Jiroutek worked in Sweden for three years as a designer, creating technical drawings for prototypes. He jokingly recalls how Czech plum brandy helped him to keep his job there: He was required to learn Swedish, and the teacher he hired asked for bottles of the traditional Moravian schnapps as payment.Photo from the archive of Jiří Jiroutek
Jiroutek himself notes the importance of his secondary school education, where he learned to draft designs and then realise them. He later made good use of this skill in all of his jobs, whether it was streamlining furniture production for Interier Praha or in his position at IKEA, where he helped designers translate their vision into reality.
Jiří Jiroutek in 2018, photo by Dita Havránková
An involuntary homecoming
As is often the case in the history of our country, the story of Jiří Jiroutek also bears a noticeable imprint of the communist regime. After working in Sweden for some time, when the designer came to Czechoslovakia to visit his family, he brought a lot of gifts and was driving a new car. Human envy kicked in, and Jiroutek was not granted another permit to work abroad. A harsh return to Prague followed, after which he was not allowed to work as a designer but instead made a living as a clerk and furniture salesman.
It was most likely only due to the influence of Ingvar Kamprad that Jiroutek managed to secure a better position several years later. Jiroutek joined the foreign trade department of the company Ligna, where he began creating his own designs for the whole of Europe, organised international exhibitions of Czechoslovak furniture, and was tasked with the technical modification of schematics by designers from abroad.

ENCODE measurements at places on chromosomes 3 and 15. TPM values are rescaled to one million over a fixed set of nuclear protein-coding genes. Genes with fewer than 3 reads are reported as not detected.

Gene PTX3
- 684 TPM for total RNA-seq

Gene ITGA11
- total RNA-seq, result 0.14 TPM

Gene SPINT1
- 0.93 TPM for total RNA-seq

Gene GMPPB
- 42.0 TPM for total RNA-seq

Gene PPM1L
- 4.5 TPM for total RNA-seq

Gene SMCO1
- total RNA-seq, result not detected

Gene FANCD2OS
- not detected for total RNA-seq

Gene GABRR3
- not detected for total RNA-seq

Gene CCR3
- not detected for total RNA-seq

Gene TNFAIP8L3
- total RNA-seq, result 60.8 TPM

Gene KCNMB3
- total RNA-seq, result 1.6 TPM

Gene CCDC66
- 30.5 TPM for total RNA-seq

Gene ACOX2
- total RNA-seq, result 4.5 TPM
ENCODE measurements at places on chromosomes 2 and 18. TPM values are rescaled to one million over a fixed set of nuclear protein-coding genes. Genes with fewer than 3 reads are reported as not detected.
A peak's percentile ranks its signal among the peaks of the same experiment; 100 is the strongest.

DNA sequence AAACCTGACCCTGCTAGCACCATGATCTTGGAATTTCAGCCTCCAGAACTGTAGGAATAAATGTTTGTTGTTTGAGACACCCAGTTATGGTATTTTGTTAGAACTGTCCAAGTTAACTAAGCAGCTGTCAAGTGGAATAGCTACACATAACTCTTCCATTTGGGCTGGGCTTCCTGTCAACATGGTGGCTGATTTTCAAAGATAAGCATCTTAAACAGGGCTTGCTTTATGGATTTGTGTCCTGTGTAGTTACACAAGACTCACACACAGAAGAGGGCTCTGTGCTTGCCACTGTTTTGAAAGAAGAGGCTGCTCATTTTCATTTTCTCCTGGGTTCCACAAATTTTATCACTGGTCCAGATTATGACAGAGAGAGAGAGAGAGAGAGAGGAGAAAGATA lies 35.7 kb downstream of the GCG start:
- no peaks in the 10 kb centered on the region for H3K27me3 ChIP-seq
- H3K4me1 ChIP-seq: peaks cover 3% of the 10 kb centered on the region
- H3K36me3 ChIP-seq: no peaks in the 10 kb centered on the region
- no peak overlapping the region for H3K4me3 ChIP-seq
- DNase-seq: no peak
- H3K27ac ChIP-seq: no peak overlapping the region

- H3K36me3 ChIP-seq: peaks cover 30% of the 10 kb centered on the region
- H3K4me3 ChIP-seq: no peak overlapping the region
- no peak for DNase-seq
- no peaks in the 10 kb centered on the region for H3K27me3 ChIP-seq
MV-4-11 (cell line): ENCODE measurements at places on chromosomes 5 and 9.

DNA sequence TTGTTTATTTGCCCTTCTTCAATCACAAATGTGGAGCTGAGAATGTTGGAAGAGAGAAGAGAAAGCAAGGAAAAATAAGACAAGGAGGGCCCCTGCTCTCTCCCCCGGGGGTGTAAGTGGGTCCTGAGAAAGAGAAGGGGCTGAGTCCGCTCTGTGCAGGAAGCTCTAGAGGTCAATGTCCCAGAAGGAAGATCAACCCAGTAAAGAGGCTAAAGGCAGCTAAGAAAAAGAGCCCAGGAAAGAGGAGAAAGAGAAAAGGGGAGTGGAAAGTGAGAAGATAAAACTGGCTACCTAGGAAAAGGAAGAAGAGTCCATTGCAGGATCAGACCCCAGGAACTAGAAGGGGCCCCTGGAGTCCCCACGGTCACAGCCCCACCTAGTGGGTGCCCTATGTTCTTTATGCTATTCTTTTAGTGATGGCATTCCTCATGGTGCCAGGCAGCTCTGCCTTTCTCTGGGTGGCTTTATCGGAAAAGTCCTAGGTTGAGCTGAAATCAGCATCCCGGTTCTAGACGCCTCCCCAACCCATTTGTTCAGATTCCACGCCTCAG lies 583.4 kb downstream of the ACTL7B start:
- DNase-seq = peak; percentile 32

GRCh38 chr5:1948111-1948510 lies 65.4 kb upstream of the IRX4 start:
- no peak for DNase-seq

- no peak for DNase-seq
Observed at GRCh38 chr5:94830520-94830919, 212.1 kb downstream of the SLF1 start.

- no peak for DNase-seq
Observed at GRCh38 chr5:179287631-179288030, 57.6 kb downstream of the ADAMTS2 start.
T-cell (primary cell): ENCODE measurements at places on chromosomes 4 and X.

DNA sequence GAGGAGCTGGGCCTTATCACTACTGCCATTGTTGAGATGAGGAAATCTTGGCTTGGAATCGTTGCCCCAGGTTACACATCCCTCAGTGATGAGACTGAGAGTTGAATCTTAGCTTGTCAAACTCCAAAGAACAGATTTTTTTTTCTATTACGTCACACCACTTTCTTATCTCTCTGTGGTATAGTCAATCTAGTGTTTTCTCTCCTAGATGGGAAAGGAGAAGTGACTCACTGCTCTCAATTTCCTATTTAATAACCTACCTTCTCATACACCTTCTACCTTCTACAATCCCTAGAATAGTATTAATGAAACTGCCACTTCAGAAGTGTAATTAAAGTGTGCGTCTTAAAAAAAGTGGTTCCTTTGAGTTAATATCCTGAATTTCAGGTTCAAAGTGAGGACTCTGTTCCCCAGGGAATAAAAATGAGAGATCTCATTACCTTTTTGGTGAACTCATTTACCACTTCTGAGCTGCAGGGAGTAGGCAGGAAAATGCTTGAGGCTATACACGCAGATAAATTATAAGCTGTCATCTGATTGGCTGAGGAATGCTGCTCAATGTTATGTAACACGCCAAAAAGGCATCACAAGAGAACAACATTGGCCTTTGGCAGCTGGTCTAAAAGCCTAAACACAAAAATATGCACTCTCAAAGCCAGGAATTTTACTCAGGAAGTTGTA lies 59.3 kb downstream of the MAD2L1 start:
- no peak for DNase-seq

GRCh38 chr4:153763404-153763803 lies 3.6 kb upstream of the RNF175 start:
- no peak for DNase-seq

Life after freedom
In 1992 Jiří Jiroutek founded his own studio, Ateliér Jiroutek, which focused primarily on interiors for banks and insurance companies. He closed the studio in 2004 but still designs furniture every day on his drawing board, accompanied by his personal mascot, a plush monkey.Jiroutek’s plush monkey on his drawing board, photo by Dita Havránková
One designer, millions of households
In the U-450 series of furniture, Jiří Jiroutek combined the “Brussels style” (the Czechoslovak design trend that became a worldwide hit after Expo 58) with affordability. The designer managed to reduce manufacturing costs so that the furniture could be mass-produced and sold at a reasonable price. Moreover, the cabinets were compact, made from lighter wood, and suitable for any room. Several million pieces of the famous furniture were produced over a period of twenty years.